Cape Denison is the windiest place on Earth at sea level, with the average daily wind strength just under 80 km/h. With these winds driving ice particles at that speed into the soft baltic pine used for the outer cladding, the result has been dramatic. The thickness of the tongue-and-groove roofing boards, originally 25 mm, has been reduced in parts to less than 5 mm, and many boards have been torn off. Some have disappeared forever into the Southern Ocean just 50 metres away and others lie in the surrounding ice.

Limited conservation work at Cape Denison was done at the site until the Mawson’s Huts Foundation, established in 1997, sent its first expedition in 1997–98. Since then the Foundation has funded and organised 10 major expeditions. An expedition planned for 2012–2013 has been cancelled because of a large iceberg blocking the entrance to Commonwealth Bay but hopefully conditions will improve for 2013–2014.

Each expedition costs in the region of $500,000, and teams have included heritage carpenters, material conservators, an archaeologist, doctor, photographer and camp manager. The average size of each team is 7–8 and, while some choose to sleep in tents, the Foundation constructed an accommodation unit about 800 metres from the main hut. This has been built from 30 cm thick insulated panels mounted on a wooden platform, bolted onto the rocks and tied down with steel hawsers. This unit also houses a fully equipped conservation laboratory that allows artefacts to be recovered from inside the main hut as ice is removed, then treated and replaced in their exact position.

The main hut and workshop area was almost totally full of ice when work began in 1997. Oregon beams inside were broken and ready to collapse the entire hut. These have been repaired and the roofs of the main hut over-clad with Baltic pine from the same areas in northern Finland as the original timber, and of exactly the same dimension. The original fabric on the roof remains intact underneath and a special membrane has been laid between the two roof layers to prevent moisture from entering yet allow the hut to breathe from within. The work has prevented any further ingress of ice and allowed the excavation of ice from the interior, uncovering a treasure trove of artefacts – just as they were left when the Australian Antarctic Expedition departed for home in December 1913.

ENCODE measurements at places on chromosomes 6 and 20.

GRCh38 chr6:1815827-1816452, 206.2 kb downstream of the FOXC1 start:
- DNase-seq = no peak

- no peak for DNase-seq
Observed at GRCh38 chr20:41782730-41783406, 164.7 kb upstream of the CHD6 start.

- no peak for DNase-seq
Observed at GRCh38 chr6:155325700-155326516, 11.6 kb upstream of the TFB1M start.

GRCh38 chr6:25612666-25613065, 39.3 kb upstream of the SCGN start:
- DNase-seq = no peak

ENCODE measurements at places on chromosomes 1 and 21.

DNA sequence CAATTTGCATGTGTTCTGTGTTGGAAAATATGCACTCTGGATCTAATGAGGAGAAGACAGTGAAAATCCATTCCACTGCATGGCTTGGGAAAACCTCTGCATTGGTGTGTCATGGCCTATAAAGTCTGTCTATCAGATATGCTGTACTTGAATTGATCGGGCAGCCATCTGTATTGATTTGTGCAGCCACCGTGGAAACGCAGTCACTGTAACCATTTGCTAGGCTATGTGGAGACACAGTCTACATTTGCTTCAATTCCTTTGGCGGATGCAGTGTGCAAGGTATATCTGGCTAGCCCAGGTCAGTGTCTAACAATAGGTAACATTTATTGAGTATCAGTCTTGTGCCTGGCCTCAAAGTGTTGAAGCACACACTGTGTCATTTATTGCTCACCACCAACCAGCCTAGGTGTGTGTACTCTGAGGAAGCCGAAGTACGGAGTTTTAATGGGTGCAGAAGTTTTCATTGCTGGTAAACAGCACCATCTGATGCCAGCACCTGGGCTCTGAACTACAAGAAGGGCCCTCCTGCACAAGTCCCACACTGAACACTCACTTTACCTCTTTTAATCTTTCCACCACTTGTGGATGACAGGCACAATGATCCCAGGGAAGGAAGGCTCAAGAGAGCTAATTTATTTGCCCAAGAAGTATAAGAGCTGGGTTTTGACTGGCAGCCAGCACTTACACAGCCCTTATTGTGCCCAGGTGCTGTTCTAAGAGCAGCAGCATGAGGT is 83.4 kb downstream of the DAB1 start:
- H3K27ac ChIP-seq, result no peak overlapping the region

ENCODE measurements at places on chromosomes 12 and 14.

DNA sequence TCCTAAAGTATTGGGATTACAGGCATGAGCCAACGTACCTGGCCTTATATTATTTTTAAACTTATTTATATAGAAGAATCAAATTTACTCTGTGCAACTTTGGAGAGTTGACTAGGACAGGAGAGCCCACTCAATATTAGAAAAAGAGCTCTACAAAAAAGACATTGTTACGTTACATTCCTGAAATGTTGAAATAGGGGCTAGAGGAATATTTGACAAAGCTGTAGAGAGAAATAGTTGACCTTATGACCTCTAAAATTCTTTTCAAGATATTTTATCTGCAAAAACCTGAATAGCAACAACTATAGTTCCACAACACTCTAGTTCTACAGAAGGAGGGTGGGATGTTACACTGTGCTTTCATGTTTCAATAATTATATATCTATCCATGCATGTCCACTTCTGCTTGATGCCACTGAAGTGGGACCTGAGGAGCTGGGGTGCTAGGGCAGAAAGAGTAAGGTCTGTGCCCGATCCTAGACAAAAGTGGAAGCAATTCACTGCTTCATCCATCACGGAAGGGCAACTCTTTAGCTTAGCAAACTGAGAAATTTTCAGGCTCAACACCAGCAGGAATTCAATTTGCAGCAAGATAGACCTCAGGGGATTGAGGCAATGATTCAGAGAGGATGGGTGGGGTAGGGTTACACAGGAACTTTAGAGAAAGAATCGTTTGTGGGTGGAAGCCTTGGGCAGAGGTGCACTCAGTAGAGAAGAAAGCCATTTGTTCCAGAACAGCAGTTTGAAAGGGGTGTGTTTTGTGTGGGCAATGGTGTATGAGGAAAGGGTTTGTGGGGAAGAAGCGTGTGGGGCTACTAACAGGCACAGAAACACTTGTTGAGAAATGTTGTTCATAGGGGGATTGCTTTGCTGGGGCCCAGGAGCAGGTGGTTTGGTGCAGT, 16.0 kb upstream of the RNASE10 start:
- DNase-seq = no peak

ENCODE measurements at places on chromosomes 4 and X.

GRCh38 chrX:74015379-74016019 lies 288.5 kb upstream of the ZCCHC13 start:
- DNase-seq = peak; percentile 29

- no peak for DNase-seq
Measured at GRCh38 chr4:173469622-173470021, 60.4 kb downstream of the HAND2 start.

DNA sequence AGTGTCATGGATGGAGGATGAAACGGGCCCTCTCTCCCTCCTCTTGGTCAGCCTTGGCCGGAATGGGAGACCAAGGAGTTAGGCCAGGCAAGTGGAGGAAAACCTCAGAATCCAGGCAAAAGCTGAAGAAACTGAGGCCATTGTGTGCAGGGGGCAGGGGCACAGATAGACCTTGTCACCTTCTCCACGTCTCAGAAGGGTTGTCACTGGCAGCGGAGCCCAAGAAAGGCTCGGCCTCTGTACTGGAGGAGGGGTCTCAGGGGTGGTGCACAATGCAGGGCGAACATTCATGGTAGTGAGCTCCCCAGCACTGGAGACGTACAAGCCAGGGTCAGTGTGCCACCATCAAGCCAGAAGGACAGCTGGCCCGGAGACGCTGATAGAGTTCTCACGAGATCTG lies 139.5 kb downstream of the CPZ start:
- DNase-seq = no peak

Much more work remains to be done at Cape Denison because the window of opportunity to allow work at the site is limited to 6–7 weeks between early December and late January. In the meantime the Foundation is planning to build a full-scale replica on the Hobart waterfront as a tourist attraction and to raise funds for ongoing conservation (see box, p.38). The Foundation last year recovered the remains of the 30-metre wireless masts erected on Macquarie Island by the Australasian Antarctic Expedition, and returned them to Australia. This was in partnership with the Tasmanian Parks and Wildlife Service, which has responsibility for Macquarie Island.

Three of Australia’s scientific and research bases operated by the Australian Antarctic Division are on the Antarctic continent at Casey, Davis and Mawson, with a fourth on Macquarie Island. Information about current activities can be found at